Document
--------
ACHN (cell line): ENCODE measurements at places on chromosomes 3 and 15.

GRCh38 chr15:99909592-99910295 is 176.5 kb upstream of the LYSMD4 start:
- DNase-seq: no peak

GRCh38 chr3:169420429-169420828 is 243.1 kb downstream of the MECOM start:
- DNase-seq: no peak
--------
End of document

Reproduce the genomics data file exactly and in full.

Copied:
ACHN (cell line): ENCODE measurements at places on chromosomes 3 and 15.

GRCh38 chr15:99909592-99910295 is 176.5 kb upstream of the LYSMD4 start:
- DNase-seq: no peak

GRCh38 chr3:169420429-169420828 is 243.1 kb downstream of the MECOM start:
- DNase-seq: no peak